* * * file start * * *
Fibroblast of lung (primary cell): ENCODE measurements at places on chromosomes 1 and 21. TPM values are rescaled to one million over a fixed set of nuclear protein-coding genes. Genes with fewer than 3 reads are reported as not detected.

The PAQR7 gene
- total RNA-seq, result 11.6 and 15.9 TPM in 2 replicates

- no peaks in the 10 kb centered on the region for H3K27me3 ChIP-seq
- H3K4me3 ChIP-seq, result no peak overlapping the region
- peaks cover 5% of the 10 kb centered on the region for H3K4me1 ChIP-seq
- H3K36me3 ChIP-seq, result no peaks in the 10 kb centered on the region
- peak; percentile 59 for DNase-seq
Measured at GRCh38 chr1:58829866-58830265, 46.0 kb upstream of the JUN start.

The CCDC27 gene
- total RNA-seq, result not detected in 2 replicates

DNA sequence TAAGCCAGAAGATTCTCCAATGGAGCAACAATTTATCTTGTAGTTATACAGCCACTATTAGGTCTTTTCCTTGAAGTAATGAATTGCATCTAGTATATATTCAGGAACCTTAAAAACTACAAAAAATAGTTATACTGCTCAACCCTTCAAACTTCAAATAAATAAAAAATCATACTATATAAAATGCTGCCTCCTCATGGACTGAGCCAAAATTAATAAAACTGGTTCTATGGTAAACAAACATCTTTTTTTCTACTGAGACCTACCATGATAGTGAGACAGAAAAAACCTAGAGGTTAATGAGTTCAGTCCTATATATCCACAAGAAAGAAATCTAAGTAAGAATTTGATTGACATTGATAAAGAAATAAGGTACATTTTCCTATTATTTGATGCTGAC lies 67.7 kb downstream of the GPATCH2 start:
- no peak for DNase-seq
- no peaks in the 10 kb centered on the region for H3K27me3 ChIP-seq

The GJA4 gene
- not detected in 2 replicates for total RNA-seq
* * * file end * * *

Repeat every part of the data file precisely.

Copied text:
Fibroblast of lung (primary cell): ENCODE measurements at places on chromosomes 1 and 21. TPM values are rescaled to one million over a fixed set of nuclear protein-coding genes. Genes with fewer than 3 reads are reported as not detected.

The PAQR7 gene
- total RNA-seq, result 11.6 and 15.9 TPM in 2 replicates

- no peaks in the 10 kb centered on the region for H3K27me3 ChIP-seq
- H3K4me3 ChIP-seq, result no peak overlapping the region
- peaks cover 5% of the 10 kb centered on the region for H3K4me1 ChIP-seq
- H3K36me3 ChIP-seq, result no peaks in the 10 kb centered on the region
- peak; percentile 59 for DNase-seq
Measured at GRCh38 chr1:58829866-58830265, 46.0 kb upstream of the JUN start.

The CCDC27 gene
- total RNA-seq, result not detected in 2 replicates

DNA sequence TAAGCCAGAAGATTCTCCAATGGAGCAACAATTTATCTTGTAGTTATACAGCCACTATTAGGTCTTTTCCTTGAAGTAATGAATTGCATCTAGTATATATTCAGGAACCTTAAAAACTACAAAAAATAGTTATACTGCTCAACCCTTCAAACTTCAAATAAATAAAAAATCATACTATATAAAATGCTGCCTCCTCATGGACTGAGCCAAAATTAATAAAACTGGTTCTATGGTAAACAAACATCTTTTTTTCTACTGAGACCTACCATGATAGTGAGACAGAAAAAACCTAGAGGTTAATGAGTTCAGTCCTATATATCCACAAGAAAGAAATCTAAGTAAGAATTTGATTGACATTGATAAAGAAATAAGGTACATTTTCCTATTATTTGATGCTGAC lies 67.7 kb downstream of the GPATCH2 start:
- no peak for DNase-seq
- no peaks in the 10 kb centered on the region for H3K27me3 ChIP-seq

The GJA4 gene
- not detected in 2 replicates for total RNA-seq